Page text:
Mazie Hirono Is Donating Her Own Pay During The Government Shutdown To A Good Cause

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As day seven of the government shutdown continues, hundreds of thousands of federal employees across the country are still going without pay. Over 2,500 of them are in Hawaii, according to its junior senator, and she's found a way help. Sen. Mazie Hirono is donating her salary during the shutdown to food banks around the state.

"More than 2,500 federal workers in Hawaii are either furloughed or working without pay during the holidays because Donald Trump shut down the government," Hirono said in a statement on Thursday. "As long as Donald Trump refuses to re-open the government, I will be donating my salary to Hawaii's food banks — who serve nearly one in eight Hawaii residents in need."

She's not the only senator to make such a move. Sen. Catherine Cortez Masto (D-Nevada) announced that she would donate her salary shortly after the shutdown began; she said she'll choose a different charity each day, though she hasn't specified what any of them are yet. Both of North Dakota's senators are doing the same. Sen. John Hoeven, a Republican, will likely give his salary to the North Dakota National Guard Foundation, accor ding to The Bismark Tribune, while Heidi Heitkamp, the outgoing Democrat, will give hers to Youthworks. Republican Kevin Cramer — who defeated Heitkamp in November — said he won't donate his salary because it's "gimmicky," per the Tribune.

Hirono has also given away her pay during past shutdowns. According to her website, she donated it to community health centers in Hawaii during the shutdown of January 2018. During the 2013 shutdown, she gave it to Hawaii Meals on Wheels, Lanakila Pacific, the Hawaii County Economic Opportunity Council, Hale Mahaolu, and Kauai Economic Opportunity.

This time her money is going to three food banks: the Hawaii Food Bank on Kauai and Oahu, the Maui Food Bank, and the Hawaii Food Basket on Hawaii Island. All three are major organizations; the Hawaii Food Bank worked with 13.7 million pounds of food in the 2017 fiscal year, for example.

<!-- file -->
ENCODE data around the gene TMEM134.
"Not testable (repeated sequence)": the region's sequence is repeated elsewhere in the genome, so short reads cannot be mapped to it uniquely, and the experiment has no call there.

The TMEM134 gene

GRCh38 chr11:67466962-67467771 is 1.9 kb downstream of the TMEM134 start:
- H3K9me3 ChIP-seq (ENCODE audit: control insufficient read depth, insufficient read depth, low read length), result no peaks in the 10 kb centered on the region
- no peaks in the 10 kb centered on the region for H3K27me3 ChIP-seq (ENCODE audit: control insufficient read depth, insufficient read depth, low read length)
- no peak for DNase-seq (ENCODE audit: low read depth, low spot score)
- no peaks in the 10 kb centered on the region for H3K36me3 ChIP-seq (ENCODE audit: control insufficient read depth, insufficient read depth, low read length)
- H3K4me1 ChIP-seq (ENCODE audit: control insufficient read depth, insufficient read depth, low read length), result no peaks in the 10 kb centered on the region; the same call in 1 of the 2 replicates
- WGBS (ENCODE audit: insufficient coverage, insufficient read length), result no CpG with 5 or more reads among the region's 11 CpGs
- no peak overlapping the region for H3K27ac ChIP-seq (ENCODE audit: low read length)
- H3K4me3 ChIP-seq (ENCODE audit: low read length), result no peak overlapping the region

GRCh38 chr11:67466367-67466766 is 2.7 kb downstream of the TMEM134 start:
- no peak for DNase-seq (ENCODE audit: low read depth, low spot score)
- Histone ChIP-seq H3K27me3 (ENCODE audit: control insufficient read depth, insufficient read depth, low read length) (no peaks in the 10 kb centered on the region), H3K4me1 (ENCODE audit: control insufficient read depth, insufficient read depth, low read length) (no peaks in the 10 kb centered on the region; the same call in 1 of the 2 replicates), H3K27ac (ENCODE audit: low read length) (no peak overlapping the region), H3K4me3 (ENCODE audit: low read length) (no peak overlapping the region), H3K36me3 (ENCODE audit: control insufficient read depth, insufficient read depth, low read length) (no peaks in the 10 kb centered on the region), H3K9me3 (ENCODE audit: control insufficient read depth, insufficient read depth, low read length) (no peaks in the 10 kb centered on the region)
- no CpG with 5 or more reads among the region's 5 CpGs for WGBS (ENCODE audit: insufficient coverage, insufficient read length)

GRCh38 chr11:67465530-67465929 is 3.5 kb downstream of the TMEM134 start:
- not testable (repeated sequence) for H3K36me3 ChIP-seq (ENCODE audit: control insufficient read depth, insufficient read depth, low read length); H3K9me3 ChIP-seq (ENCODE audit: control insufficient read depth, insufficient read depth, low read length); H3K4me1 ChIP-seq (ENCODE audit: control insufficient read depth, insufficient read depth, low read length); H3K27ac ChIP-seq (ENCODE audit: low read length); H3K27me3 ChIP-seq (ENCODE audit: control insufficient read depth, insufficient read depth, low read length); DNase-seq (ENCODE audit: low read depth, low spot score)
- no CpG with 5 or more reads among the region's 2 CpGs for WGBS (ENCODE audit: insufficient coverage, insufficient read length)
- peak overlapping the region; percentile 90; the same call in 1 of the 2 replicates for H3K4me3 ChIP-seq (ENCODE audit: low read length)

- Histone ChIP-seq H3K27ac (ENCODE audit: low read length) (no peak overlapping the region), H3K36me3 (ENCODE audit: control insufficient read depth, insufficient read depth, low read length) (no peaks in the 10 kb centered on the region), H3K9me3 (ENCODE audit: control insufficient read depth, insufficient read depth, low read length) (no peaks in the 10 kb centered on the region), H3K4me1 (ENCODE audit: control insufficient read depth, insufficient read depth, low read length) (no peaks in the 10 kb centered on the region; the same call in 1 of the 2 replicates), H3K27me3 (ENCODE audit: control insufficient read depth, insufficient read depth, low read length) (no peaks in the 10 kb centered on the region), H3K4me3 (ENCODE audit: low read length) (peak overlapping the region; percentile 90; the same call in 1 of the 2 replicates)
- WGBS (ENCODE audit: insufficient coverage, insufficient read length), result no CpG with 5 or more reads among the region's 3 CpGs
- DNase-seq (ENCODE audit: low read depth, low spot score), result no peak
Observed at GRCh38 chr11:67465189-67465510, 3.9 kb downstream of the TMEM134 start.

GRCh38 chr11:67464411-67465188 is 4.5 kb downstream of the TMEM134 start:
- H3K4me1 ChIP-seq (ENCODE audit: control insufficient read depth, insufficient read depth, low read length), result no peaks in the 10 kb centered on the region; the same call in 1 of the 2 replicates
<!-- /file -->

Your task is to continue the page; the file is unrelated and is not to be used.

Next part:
The government shutdown has been in effect since Dec. 21 at midnight. President Donald Trump insists that it must continue until Congress agrees to add significant funding for his border wall into the budget appropriation. It seems unlikely that an agreement will be reached until the new year, according to USA Today. The next Congress will convene on Thursday.

Trump insists that Democrats are to blame for the shutdown, but liberal leaders are fighting this characterization. "Democrats have offered Republicans three options to re-open government that all include funding for strong, sensible, and effective border security — but not the President's immoral, ineffective and expensive wall," Nancy Pelosi's chief of staff said on Thursday.

Both congressional chambers have passed budget bills that were then stymied elsewhere. The Senate approved a stopgap bill without wall funding on Dec. 19; it was expected to be approved in the House as well, per The New York Times, but Trump said he'd refuse to sign it. The House passed its own stopgap bill on Dec. 20 that did include wall funding, but that measure doesn't have 60 votes in the Senate to move forward (Republicans currently only hold a one-vote majority and so need Democratic votes to pass a budget bill).

Sen. Hirono is very clear about who she personally blames. "@realDonaldTrump shut down the government over his fake vanity wall," she tweeted on Wednesday. A plurality of the country agrees with her.